Python v Ruby v PHP and Where to Learn It?
# January 17, 2014 at 12:22 pm
I think @TheDoc uses Kirby. But I was turned off because it costs money. It’s only like $35 but still.
Small chunk of change at the end of the day.
That infographic made Python sound amazing. I’m a front-end guy, through and through, so I stick to my HTML/CSS/JS. My job requires me to do very little PHP/Ruby.# January 17, 2014 at 3:19 pm
I’m not really following. Either you need a database or you don’t. It’s not dependent on size of the site. Now with what type of database you go with, now that’s open for debate.
Sorry, I should have phrased that differently. I should have specified “small site” to mean a website that really just needs CMS for text and photos.
But I already know the answer. If WordPress feels like overkill… it probably is.# January 17, 2014 at 4:28 pm
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Great discussion, everyone!
Like @TheDoc, I’m very much a front end guy. But I often find myself wanting to build simplistic code for my needs. GitHub doesn’t always (often, not always) offer a great solution. Usually I can use logic to figure out what’s going on and make some modifications, but they’re not nearly as extensive as I wish they were.# January 17, 2014 at 7:36 pm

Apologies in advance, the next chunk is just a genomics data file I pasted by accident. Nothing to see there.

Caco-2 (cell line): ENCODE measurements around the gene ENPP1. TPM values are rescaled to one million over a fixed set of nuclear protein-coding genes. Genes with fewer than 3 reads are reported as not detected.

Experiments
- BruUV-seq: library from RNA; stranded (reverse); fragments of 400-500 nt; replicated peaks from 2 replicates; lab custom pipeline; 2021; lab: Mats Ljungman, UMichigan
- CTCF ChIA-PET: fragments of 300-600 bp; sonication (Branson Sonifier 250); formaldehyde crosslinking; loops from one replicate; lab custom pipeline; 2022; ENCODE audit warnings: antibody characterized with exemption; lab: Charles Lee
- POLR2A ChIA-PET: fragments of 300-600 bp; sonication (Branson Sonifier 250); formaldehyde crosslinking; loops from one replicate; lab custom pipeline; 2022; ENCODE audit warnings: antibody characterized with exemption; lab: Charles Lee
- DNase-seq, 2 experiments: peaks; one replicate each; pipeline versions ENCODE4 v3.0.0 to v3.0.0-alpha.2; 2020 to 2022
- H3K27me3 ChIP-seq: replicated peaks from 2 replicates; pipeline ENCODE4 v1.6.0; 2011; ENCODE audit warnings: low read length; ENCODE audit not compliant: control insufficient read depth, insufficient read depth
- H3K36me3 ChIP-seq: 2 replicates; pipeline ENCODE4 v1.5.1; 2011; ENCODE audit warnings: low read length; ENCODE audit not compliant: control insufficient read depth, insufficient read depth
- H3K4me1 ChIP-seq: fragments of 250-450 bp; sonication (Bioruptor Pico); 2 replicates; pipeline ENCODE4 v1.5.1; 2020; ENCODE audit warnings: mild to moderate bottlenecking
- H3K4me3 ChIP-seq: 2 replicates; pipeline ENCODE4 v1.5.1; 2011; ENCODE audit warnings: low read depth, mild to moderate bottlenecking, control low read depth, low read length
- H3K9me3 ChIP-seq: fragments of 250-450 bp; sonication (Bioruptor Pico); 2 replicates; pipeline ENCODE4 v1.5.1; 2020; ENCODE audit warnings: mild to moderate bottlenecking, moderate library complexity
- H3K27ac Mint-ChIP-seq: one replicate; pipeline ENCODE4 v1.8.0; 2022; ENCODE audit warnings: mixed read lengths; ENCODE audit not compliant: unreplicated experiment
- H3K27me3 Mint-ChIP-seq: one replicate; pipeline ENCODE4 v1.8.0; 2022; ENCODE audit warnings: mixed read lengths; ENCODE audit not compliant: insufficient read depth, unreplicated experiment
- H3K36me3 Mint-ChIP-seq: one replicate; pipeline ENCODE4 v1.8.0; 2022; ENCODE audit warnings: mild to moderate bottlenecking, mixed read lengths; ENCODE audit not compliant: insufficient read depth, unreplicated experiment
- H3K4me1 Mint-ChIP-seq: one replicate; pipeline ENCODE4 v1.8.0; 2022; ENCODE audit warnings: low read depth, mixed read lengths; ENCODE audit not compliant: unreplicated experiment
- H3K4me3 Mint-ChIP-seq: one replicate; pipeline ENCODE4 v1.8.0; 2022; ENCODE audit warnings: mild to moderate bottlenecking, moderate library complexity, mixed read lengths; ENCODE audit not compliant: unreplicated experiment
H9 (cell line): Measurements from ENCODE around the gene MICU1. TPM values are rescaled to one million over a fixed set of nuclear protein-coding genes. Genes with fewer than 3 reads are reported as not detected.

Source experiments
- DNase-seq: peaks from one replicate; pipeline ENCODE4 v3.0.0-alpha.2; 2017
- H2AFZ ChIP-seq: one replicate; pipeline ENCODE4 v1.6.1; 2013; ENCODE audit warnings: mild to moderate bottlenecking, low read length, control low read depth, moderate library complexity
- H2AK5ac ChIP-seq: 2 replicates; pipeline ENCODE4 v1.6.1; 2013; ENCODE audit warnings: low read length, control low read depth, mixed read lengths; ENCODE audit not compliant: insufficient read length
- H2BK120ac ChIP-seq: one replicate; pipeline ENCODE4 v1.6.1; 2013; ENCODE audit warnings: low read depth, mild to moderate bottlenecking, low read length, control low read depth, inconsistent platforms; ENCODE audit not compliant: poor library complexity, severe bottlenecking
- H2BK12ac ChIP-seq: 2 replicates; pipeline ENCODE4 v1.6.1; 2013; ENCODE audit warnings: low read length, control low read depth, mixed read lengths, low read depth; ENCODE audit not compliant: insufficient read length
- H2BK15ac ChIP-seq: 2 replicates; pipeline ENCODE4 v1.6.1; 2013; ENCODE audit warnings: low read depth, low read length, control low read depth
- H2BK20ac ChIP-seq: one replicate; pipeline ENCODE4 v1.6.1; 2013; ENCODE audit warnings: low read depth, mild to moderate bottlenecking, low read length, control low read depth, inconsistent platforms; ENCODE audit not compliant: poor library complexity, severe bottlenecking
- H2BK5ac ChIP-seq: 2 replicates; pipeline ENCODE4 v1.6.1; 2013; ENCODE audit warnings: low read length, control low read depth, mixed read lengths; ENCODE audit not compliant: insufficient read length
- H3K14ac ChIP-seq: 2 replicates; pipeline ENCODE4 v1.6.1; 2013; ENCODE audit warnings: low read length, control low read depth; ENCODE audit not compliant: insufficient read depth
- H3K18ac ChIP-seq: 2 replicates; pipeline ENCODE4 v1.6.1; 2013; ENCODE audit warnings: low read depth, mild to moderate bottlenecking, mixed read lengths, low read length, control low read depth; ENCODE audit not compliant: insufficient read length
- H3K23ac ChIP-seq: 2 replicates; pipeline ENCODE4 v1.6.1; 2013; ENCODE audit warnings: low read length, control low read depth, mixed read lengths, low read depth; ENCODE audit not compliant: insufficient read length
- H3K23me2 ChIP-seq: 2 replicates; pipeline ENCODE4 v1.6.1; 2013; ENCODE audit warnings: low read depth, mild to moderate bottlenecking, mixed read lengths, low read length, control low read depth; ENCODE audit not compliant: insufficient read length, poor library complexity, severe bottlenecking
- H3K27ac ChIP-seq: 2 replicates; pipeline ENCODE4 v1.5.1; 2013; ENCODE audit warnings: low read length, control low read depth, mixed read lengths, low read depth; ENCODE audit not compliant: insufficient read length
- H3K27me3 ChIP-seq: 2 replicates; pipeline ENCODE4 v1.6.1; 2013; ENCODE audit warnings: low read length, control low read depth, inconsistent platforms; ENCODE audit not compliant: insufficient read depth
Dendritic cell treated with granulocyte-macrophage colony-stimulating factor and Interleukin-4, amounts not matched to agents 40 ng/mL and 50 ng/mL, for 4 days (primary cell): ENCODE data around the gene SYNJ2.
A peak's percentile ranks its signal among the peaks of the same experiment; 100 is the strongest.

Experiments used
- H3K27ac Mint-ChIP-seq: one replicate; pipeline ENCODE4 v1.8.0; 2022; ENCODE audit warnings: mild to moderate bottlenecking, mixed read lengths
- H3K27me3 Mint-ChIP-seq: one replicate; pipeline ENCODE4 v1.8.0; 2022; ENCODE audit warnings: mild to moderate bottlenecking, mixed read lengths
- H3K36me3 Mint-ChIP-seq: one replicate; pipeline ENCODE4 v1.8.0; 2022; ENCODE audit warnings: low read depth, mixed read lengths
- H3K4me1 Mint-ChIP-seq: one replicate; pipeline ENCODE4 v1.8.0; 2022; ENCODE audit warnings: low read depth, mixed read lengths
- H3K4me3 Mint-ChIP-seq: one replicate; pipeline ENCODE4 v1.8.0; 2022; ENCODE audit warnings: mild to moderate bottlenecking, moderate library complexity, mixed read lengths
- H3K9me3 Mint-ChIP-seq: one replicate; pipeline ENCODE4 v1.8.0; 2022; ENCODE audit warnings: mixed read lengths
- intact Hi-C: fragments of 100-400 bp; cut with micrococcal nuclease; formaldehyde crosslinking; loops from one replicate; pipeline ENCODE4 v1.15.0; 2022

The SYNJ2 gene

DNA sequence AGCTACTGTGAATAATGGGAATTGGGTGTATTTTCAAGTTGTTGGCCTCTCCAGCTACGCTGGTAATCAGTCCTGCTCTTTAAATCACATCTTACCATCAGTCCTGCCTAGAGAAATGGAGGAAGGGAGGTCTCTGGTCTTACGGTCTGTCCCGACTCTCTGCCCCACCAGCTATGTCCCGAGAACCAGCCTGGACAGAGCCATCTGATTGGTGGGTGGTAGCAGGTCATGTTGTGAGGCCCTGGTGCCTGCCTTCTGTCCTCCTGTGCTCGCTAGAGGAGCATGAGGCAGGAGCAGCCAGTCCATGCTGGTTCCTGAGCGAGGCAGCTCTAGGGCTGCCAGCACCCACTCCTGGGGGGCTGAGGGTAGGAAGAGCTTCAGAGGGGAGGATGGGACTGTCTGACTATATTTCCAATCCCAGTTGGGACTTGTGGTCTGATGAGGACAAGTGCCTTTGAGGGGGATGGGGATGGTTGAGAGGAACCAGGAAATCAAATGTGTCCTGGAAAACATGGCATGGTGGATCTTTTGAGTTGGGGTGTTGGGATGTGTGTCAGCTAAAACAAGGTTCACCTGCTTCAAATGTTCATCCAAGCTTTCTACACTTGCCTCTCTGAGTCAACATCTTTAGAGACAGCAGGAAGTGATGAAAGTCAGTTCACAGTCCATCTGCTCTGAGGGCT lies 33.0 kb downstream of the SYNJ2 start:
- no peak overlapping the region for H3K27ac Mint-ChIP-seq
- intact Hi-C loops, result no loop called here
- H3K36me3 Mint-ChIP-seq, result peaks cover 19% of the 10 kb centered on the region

WordPress seems like an overkill with most websites I come across that use it.
I’d agree but you are also negating the fact that WordPress from consumer perspective offers a lot of options. From theme selections, to plugins, to availability of developers to hire, just overall resources make it the “go to” platform. At the end of the day it solves problems for many people.
From developers point of view. Fucking WordPress.# January 17, 2014 at 10:41 pm
Is there any real downside to not having a database for a smaller site?
As @Joe_Temp said, you either need one or you don’t. There’s a small overlap (as you mentioned, very simple content management) where you might make either choice.
The real advantage for Kirby isn’t that it uses flat files instead of a database, it’s that it is largely self-configuring and doesn’t require a web host that supports MySQL. It’s convenience. (Not a bad thing.)
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